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In four letters, Brian Jean, the Crossword King of Parliament Hill, has Q-U-I-T

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Brian Jean

The pay was great and the city was marginally nicer than Fort Mac, but, oh man, was the job ever boring!

Who knows, maybe Brian Jean has taken a job with a newspaper as a crossword compiler? For whatever cryptic reason, the Crossword King of Parliament Hill, the Conservative Member of Parliament for Fort McMurray Athabasca, announced yesterday he was pulling the plug on his decade-long legislative career.

Jean's announcement, made via Tweet and press release, didn't provide many a clues as to why the veteran Harper Conservative chose to quit just now.

"With the strongest economy in the G8, a positive decision on the Northern Gateway Pipeline and significantly improved regional infrastructure, I feel ready to step aside and allow someone new to take on the job knowing that I am passing it on in great condition," said Mr. Jean’s news release, not casting much illumination on the reasons behind the decision that will take effect next Friday. "I am truly looking forward to spending more time at home with my family in Northern Alberta."

By way of explanation, the strongest economy in the G8 may be a reference to that of Fort Mac, and not Canada. As for those of you who thought the Northern Gateway Pipeline hadn't actually been approved just yet, well, it will be soon enough.

At any rate, Jean has been MP for the northern Tory redoubt in the middle of the Athabasca Bitumen Sands for long enough that he will qualify for a nice Parliamentary pension regardless of what he decides to do next.

Less than a month ago, Jean was discovered by the blogosphere to have been whiling away the long boring days of a backbench Tory MP in Ottawa devising a crossword puzzle and mailing it out to his hapless constituents in the heart of Alberta's bitumen region, Canada's carbon capital and northern British Columbia's worst nightmare.

Jean's puzzle required readers to answer such penetrating questions as "Brian's favourite colour," and "How many grandchildren does Brian have?"

In Jean's defence, that was a considerably better way to make the news than the one hit upon by his provincial colleague, trombonist Mike Allen, the Progressive Conservative MLA for Fort McMurray-Wood Buffalo. Allen, who is temporarily not a member of Premier Alison Redford's PC caucus, managed to get himself arrested for procuring the services of a prostitute who turned out to be a police officer while on a junket to, of all places, Minneapolis.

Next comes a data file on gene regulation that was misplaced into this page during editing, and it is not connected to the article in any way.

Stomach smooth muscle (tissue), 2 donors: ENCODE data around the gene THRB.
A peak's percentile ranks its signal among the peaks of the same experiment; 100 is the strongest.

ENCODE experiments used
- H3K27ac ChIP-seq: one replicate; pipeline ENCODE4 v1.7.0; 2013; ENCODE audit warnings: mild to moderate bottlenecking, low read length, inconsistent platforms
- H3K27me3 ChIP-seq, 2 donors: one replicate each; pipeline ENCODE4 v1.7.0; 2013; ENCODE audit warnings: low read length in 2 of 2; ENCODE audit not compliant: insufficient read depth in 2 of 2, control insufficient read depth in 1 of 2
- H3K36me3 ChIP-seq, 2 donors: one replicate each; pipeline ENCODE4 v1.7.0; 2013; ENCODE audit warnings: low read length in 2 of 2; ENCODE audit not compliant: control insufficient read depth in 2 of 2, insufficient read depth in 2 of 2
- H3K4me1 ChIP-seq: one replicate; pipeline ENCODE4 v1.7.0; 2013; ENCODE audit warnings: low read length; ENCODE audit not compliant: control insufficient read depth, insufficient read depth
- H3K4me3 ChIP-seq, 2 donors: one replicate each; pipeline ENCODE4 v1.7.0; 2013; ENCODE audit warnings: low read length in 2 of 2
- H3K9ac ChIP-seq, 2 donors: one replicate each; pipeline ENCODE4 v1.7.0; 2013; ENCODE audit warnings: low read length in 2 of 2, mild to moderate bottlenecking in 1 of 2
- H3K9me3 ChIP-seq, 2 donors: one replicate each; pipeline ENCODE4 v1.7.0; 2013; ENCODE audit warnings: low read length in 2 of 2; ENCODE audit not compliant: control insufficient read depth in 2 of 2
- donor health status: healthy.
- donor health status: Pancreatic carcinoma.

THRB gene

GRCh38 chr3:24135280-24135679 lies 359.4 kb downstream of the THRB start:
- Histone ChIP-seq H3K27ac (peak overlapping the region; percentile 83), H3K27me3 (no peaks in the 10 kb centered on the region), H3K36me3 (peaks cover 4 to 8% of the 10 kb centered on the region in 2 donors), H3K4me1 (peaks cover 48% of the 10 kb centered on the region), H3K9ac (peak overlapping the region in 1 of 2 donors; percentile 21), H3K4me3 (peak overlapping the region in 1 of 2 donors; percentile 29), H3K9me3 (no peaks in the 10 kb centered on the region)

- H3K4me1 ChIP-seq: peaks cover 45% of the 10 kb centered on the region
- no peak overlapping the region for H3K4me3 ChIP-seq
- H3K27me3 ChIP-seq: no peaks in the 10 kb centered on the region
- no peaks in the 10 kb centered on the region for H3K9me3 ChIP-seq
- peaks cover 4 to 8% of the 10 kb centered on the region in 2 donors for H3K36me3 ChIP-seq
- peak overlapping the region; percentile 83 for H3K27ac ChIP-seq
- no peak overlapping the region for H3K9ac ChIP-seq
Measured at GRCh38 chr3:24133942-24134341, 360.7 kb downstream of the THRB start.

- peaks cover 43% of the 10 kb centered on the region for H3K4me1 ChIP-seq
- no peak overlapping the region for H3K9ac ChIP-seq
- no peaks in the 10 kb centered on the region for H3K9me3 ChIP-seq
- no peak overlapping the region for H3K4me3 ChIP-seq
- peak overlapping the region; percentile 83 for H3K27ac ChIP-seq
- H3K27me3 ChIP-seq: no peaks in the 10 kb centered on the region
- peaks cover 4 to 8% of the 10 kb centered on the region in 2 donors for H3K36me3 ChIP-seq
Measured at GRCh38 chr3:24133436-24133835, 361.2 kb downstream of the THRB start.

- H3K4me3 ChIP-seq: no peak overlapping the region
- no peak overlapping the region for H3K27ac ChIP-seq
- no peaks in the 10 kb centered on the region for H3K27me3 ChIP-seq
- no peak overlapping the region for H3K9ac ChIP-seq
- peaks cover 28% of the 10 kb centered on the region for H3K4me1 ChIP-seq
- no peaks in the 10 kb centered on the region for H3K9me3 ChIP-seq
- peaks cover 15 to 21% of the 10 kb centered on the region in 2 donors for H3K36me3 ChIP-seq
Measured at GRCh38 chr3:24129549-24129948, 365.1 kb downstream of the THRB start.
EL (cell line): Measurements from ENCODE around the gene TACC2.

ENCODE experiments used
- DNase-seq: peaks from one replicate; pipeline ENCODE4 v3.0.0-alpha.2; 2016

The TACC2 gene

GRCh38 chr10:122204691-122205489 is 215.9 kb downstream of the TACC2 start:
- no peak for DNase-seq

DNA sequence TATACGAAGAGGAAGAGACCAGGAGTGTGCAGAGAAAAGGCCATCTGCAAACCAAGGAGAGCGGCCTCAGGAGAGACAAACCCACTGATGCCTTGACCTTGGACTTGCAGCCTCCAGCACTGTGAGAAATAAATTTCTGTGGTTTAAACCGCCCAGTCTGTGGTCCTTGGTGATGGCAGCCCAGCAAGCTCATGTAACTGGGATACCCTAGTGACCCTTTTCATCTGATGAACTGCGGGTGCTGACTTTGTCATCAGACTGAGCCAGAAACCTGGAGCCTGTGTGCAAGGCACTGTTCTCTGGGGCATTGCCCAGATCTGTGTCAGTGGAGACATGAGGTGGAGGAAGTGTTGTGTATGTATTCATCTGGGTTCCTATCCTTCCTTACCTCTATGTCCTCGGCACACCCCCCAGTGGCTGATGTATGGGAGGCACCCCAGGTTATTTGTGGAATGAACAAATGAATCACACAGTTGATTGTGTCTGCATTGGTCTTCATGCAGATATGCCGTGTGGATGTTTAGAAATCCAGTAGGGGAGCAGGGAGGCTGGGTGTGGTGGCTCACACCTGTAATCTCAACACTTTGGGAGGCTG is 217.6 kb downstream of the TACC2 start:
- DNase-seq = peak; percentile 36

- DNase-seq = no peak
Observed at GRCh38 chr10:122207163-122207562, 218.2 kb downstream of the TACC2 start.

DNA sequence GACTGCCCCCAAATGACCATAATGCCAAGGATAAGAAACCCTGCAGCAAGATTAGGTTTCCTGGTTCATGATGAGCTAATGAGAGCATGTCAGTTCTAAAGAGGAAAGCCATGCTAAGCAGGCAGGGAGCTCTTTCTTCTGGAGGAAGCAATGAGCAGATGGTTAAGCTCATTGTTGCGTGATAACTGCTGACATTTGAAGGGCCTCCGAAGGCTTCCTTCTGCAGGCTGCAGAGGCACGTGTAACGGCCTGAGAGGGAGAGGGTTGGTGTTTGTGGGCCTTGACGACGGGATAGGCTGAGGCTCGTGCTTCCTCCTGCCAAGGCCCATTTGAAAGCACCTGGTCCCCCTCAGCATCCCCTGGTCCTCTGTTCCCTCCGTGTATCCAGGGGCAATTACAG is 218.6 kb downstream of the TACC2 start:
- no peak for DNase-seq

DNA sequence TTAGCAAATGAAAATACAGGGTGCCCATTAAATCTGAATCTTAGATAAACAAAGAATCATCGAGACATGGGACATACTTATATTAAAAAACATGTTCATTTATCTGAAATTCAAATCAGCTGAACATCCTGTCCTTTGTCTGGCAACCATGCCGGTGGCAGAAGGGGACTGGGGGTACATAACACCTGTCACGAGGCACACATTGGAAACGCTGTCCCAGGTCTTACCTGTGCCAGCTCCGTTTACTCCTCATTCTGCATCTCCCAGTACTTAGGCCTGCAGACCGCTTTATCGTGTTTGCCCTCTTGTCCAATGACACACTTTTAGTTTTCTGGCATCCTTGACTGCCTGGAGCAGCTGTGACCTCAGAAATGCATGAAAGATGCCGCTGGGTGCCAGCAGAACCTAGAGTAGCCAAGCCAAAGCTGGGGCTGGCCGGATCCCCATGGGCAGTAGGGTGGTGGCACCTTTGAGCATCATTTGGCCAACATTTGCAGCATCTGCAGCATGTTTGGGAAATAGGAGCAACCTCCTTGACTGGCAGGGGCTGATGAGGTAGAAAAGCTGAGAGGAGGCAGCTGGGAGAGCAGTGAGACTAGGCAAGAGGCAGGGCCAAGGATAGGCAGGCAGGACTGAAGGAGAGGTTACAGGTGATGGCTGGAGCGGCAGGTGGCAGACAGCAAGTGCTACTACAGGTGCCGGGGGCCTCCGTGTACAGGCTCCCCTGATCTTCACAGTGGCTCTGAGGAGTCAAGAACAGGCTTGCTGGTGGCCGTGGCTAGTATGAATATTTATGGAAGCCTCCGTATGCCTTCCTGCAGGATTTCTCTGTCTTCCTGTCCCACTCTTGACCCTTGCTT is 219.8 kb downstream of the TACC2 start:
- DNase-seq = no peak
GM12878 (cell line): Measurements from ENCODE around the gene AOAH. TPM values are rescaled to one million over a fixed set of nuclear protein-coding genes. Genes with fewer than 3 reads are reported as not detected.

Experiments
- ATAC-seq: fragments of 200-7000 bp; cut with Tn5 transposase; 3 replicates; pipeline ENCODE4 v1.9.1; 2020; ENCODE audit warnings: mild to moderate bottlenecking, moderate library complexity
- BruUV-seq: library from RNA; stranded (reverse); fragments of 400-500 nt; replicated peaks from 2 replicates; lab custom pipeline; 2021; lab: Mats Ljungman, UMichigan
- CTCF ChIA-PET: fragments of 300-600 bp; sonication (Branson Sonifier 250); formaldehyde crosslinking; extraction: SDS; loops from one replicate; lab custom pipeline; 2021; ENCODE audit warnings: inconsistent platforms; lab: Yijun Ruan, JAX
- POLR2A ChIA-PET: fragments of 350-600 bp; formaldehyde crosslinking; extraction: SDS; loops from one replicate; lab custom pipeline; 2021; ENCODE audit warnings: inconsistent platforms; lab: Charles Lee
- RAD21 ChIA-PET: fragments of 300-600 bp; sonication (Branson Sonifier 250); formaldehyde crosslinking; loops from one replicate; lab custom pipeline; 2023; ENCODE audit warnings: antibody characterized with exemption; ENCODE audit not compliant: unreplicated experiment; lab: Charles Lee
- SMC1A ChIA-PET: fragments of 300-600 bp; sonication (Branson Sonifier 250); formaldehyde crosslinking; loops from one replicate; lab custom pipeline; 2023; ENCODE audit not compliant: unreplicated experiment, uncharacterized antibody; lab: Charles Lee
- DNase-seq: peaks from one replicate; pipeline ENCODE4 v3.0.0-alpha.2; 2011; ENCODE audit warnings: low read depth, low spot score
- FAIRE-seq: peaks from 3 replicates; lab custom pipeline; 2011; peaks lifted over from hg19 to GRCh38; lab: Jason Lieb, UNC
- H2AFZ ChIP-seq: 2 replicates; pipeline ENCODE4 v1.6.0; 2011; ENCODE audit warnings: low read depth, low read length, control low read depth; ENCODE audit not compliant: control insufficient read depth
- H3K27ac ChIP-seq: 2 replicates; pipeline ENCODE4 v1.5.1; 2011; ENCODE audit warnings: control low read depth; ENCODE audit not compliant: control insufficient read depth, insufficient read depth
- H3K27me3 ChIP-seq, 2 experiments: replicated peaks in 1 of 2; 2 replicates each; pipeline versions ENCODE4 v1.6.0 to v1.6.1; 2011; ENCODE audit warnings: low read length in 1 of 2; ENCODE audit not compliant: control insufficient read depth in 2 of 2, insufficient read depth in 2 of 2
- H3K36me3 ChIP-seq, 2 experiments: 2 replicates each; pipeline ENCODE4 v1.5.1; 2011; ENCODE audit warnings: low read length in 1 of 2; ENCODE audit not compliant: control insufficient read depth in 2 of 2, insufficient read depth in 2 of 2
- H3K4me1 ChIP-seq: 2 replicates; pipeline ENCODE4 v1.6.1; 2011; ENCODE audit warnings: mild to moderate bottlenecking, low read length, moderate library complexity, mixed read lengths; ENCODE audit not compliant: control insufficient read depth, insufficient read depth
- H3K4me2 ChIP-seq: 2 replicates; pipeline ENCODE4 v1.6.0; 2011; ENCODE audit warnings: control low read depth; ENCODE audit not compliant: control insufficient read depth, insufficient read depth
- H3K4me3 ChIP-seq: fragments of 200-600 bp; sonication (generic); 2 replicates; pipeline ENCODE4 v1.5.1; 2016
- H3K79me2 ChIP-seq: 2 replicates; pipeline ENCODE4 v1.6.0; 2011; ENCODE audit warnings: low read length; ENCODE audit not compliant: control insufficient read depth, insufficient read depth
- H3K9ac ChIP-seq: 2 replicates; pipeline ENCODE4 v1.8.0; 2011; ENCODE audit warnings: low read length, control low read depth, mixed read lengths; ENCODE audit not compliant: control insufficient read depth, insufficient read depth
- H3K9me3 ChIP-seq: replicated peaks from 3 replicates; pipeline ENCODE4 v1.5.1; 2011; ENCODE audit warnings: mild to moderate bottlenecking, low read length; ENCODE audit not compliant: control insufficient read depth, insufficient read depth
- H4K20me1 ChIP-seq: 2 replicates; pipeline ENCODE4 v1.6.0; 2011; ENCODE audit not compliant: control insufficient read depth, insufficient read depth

That Allen remains in office, while Jean is departing, is something of a puzzle, as it were.

Jean is the second Member of Parliament from an irrevocably safe Alberta Tory riding to commit step-aside in the past three months.

The other is Ted Menzies, from the Macleod riding in  Alberta's Deep South, who like Jean was elected to Parliament in the 2004 general election.

Menzies will not be leaving the more salubrious environs of the nation's capital, however, having taken up a role in Ottawa lobbying the federal government on behalf of genetically modified crops as the president of an industry-financed lobbying organization called CropLife Canada.

The Harper Government's move "to give crop genetics developed and paid for by farmers and the Canadian public to the agro-chemical companies who back CropLife Canada no doubt lends urgency to Mr. Menzies' new position," wrote the Canadian Wheat Board Alliance on its website.

"Mr. Menzies spent many years working for the international grain trade's favourite AstroTurf group, the Western Canadian Wheat Growers," the CWBA noted. "Elected to Parliament, the affable Mr. Menzies worked behind the scenes to successfully kill the farmer controlled single desk Canadian Wheat Board."

It will be interesting to see if similar new opportunities await Jean, who turns a still-youthful 51 next month.

Regardless, after the mildly embarrassing performance by Prime Minister Stephen Harper's government in the by-elections that took place on Nov. 25, the two Alberta vacancies will give his party an opportunity to go into the expected 2015 federal election with deadbolt-cinch wins in a couple of Tory heartland ridings that habitually return Conservative candidates with majorities of 70 per cent or more.

This post also appears on David Climenhaga's blog, Alberta Diary.

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